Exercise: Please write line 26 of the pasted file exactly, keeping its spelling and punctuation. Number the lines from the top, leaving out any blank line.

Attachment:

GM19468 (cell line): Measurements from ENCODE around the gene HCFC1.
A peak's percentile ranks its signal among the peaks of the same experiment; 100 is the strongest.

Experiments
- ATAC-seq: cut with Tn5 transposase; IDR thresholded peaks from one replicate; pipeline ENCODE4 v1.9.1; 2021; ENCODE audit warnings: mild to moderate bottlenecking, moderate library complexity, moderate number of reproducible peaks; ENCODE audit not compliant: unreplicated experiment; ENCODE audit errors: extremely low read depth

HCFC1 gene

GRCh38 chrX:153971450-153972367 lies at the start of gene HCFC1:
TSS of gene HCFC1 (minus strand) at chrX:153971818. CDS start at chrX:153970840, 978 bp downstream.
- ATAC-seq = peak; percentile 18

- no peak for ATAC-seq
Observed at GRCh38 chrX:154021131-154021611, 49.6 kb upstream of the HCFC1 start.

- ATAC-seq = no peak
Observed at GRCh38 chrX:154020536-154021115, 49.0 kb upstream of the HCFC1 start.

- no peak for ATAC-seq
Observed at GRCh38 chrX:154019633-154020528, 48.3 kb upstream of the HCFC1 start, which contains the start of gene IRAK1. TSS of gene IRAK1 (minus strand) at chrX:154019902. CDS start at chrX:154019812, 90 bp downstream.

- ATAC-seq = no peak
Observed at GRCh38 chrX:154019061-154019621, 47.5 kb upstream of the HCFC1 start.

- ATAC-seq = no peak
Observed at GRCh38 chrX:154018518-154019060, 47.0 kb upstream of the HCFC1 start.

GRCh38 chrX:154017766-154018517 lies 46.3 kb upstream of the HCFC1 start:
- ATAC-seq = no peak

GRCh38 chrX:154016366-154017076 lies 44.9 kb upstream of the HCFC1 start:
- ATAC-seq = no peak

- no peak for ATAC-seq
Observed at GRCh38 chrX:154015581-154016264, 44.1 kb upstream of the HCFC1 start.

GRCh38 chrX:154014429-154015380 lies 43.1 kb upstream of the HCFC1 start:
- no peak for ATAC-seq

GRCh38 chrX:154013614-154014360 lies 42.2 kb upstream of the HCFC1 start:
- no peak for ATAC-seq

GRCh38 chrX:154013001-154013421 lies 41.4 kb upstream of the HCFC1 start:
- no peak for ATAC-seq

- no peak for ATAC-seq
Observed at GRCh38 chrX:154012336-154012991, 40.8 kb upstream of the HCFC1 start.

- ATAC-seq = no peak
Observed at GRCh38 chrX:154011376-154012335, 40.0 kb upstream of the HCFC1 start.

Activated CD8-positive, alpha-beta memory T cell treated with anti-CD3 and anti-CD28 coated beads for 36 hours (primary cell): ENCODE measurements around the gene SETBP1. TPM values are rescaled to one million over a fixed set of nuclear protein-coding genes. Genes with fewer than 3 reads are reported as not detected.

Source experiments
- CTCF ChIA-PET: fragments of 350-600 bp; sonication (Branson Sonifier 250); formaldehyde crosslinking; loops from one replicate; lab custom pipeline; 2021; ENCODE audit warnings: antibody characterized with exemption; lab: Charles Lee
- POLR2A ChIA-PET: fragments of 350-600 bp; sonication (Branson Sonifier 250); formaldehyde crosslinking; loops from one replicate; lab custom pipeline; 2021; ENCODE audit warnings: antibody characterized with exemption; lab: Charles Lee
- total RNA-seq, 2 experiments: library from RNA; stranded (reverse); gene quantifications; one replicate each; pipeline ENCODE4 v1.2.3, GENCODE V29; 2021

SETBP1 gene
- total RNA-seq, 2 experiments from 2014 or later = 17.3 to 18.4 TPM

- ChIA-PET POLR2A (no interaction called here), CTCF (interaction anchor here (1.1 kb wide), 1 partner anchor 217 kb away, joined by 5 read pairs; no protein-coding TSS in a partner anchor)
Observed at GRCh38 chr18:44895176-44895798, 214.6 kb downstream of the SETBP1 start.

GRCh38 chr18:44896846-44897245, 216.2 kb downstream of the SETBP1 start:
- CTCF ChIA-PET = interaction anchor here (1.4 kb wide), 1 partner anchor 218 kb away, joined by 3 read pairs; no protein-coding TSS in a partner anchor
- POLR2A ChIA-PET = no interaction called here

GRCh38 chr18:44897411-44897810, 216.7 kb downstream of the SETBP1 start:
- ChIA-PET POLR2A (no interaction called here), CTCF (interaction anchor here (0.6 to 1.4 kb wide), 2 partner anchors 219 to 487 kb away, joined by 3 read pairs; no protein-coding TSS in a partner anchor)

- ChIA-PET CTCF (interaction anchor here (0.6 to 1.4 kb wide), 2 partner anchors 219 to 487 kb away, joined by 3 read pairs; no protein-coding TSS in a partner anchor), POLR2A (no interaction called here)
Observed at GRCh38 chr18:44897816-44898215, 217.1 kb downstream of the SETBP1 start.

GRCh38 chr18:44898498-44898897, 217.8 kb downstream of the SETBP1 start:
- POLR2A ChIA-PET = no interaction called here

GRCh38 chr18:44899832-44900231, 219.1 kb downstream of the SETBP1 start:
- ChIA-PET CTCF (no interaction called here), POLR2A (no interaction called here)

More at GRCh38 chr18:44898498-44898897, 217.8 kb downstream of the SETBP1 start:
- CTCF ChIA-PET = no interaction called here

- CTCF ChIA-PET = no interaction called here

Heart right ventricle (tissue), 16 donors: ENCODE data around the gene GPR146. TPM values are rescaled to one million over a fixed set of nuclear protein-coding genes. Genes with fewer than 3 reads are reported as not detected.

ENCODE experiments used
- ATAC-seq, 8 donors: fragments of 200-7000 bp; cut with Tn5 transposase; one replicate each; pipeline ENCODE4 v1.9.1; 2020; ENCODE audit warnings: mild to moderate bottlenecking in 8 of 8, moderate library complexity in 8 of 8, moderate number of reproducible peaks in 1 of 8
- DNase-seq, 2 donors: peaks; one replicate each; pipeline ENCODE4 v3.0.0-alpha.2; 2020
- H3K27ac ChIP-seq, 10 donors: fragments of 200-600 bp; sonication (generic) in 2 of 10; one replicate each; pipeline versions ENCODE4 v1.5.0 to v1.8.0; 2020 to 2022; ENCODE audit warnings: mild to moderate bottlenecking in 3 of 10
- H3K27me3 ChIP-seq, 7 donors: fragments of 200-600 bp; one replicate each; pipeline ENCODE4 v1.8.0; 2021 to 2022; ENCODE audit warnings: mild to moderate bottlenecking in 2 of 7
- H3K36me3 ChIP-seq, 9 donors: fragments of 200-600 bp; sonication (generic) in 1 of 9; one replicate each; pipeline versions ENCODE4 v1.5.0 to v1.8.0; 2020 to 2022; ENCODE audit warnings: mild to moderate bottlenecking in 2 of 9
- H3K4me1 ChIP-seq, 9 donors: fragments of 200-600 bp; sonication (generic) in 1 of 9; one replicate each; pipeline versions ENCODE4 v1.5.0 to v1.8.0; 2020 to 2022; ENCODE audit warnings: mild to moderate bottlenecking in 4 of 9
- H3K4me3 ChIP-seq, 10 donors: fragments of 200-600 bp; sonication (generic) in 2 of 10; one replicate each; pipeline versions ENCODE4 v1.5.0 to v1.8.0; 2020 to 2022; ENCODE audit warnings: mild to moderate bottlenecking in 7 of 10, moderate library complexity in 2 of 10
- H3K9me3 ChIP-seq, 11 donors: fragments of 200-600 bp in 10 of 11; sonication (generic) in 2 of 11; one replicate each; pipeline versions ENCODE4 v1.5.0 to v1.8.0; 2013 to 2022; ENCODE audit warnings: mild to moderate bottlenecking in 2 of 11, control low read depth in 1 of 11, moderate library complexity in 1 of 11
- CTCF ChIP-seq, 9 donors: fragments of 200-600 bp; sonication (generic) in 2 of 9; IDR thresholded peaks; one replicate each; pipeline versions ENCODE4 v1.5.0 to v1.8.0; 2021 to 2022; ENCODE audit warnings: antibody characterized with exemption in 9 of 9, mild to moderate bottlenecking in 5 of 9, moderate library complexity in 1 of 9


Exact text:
- no peak for ATAC-seq